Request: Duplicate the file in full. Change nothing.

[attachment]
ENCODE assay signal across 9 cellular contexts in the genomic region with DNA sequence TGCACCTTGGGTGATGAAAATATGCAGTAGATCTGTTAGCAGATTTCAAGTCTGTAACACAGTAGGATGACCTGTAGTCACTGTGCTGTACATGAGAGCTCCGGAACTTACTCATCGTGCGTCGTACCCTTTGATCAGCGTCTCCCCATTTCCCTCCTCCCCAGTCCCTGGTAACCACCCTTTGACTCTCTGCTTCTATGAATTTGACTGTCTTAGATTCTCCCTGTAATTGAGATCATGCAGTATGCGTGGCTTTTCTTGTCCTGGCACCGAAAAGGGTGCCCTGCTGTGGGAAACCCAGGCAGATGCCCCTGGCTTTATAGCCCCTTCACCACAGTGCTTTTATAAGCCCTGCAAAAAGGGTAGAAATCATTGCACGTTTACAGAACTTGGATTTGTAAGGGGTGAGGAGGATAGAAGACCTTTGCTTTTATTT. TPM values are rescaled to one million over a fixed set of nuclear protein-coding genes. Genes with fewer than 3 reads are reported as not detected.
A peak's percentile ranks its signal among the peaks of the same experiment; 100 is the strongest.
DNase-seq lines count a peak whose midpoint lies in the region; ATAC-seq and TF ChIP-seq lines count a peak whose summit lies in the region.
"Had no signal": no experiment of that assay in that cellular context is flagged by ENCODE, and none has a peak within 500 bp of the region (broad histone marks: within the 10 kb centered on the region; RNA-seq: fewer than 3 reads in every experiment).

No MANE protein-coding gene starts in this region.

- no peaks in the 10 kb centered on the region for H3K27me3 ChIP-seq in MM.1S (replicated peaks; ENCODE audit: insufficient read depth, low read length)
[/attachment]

ENCODE assay signal across 9 cellular contexts in the genomic region with DNA sequence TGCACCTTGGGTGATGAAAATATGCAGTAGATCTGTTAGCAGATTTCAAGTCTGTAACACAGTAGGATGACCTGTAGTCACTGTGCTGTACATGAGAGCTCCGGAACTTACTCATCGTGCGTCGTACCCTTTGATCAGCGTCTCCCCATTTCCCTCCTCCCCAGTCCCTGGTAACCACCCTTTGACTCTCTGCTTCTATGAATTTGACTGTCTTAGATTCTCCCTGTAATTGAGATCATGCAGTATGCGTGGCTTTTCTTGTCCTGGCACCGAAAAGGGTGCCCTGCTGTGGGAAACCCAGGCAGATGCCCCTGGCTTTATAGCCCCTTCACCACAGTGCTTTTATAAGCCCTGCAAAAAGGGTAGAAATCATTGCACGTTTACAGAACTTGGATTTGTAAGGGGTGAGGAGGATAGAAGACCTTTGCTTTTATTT. TPM values are rescaled to one million over a fixed set of nuclear protein-coding genes. Genes with fewer than 3 reads are reported as not detected.
A peak's percentile ranks its signal among the peaks of the same experiment; 100 is the strongest.
DNase-seq lines count a peak whose midpoint lies in the region; ATAC-seq and TF ChIP-seq lines count a peak whose summit lies in the region.
"Had no signal": no experiment of that assay in that cellular context is flagged by ENCODE, and none has a peak within 500 bp of the region (broad histone marks: within the 10 kb centered on the region; RNA-seq: fewer than 3 reads in every experiment).

No MANE protein-coding gene starts in this region.

- no peaks in the 10 kb centered on the region for H3K27me3 ChIP-seq in MM.1S (replicated peaks; ENCODE audit: insufficient read depth, low read length)